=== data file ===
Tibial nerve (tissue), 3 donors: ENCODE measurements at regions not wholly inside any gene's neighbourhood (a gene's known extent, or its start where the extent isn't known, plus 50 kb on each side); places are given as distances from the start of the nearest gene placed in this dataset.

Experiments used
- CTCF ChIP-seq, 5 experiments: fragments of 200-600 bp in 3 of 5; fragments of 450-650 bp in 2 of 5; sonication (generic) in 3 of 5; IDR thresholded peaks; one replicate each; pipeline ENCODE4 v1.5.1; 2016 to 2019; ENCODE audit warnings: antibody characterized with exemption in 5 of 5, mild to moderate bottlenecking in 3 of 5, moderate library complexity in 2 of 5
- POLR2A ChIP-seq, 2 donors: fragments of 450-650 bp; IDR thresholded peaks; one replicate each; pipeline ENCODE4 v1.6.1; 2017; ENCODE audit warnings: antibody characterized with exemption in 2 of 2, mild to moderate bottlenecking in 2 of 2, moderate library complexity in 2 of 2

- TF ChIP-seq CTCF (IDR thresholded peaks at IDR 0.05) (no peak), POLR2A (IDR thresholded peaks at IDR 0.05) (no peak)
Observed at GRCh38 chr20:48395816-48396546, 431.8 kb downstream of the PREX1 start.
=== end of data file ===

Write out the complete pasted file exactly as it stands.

Tibial nerve (tissue), 3 donors: ENCODE measurements at regions not wholly inside any gene's neighbourhood (a gene's known extent, or its start where the extent isn't known, plus 50 kb on each side); places are given as distances from the start of the nearest gene placed in this dataset.

Experiments used
- CTCF ChIP-seq, 5 experiments: fragments of 200-600 bp in 3 of 5; fragments of 450-650 bp in 2 of 5; sonication (generic) in 3 of 5; IDR thresholded peaks; one replicate each; pipeline ENCODE4 v1.5.1; 2016 to 2019; ENCODE audit warnings: antibody characterized with exemption in 5 of 5, mild to moderate bottlenecking in 3 of 5, moderate library complexity in 2 of 5
- POLR2A ChIP-seq, 2 donors: fragments of 450-650 bp; IDR thresholded peaks; one replicate each; pipeline ENCODE4 v1.6.1; 2017; ENCODE audit warnings: antibody characterized with exemption in 2 of 2, mild to moderate bottlenecking in 2 of 2, moderate library complexity in 2 of 2

- TF ChIP-seq CTCF (IDR thresholded peaks at IDR 0.05) (no peak), POLR2A (IDR thresholded peaks at IDR 0.05) (no peak)
Observed at GRCh38 chr20:48395816-48396546, 431.8 kb downstream of the PREX1 start.